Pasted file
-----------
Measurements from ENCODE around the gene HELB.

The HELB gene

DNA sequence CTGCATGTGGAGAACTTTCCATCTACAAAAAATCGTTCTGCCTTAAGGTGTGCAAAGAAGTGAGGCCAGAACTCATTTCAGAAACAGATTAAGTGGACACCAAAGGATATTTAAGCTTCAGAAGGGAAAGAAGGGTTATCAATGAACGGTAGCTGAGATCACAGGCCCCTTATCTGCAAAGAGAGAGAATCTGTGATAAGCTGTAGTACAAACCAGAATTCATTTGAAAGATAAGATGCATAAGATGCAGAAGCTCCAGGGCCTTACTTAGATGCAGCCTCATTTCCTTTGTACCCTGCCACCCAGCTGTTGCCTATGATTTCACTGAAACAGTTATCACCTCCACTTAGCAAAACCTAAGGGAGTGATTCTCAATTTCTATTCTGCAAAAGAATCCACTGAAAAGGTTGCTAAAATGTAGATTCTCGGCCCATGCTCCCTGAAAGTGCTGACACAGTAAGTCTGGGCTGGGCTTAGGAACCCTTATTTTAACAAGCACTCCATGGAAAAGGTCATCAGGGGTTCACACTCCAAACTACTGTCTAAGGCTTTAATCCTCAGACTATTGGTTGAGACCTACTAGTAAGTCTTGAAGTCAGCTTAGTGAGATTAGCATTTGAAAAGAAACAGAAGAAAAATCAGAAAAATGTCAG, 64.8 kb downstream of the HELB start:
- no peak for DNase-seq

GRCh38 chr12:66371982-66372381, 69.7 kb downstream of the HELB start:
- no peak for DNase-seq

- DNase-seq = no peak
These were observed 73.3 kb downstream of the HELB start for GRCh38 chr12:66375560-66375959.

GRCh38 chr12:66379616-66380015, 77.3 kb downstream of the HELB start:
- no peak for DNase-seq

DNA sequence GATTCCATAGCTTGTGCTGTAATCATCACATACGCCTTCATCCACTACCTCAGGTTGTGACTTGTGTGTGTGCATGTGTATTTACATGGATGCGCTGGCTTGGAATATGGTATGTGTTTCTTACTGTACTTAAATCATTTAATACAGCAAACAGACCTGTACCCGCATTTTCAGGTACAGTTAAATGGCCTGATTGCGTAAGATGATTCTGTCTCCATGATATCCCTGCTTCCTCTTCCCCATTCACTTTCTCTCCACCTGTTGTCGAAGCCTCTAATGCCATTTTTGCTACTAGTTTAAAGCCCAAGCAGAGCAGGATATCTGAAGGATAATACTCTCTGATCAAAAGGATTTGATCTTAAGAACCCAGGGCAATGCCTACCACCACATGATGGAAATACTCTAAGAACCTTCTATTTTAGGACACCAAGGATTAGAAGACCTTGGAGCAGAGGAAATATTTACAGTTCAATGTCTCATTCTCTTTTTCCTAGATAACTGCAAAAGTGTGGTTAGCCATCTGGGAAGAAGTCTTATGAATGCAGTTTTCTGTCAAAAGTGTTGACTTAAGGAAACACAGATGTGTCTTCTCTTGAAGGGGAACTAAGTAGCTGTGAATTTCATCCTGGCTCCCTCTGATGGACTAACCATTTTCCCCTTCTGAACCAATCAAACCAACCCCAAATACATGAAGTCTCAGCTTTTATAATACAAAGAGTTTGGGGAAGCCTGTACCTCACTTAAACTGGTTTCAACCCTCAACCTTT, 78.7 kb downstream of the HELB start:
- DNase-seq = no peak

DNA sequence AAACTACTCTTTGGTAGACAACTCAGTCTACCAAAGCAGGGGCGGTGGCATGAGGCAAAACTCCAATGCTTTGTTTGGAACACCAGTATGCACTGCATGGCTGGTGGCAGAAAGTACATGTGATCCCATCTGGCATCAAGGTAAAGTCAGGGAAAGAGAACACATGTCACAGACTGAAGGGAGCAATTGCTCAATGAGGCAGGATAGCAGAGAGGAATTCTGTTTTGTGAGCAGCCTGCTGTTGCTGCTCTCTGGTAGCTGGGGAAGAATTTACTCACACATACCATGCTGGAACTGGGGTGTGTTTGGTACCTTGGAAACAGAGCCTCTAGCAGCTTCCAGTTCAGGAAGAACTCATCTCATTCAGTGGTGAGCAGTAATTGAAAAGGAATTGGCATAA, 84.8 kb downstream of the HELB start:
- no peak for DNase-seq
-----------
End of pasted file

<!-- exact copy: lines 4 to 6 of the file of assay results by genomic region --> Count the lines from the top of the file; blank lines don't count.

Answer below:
- no peak for DNase-seq

GRCh38 chr12:66371982-66372381, 69.7 kb downstream of the HELB start:
- no peak for DNase-seq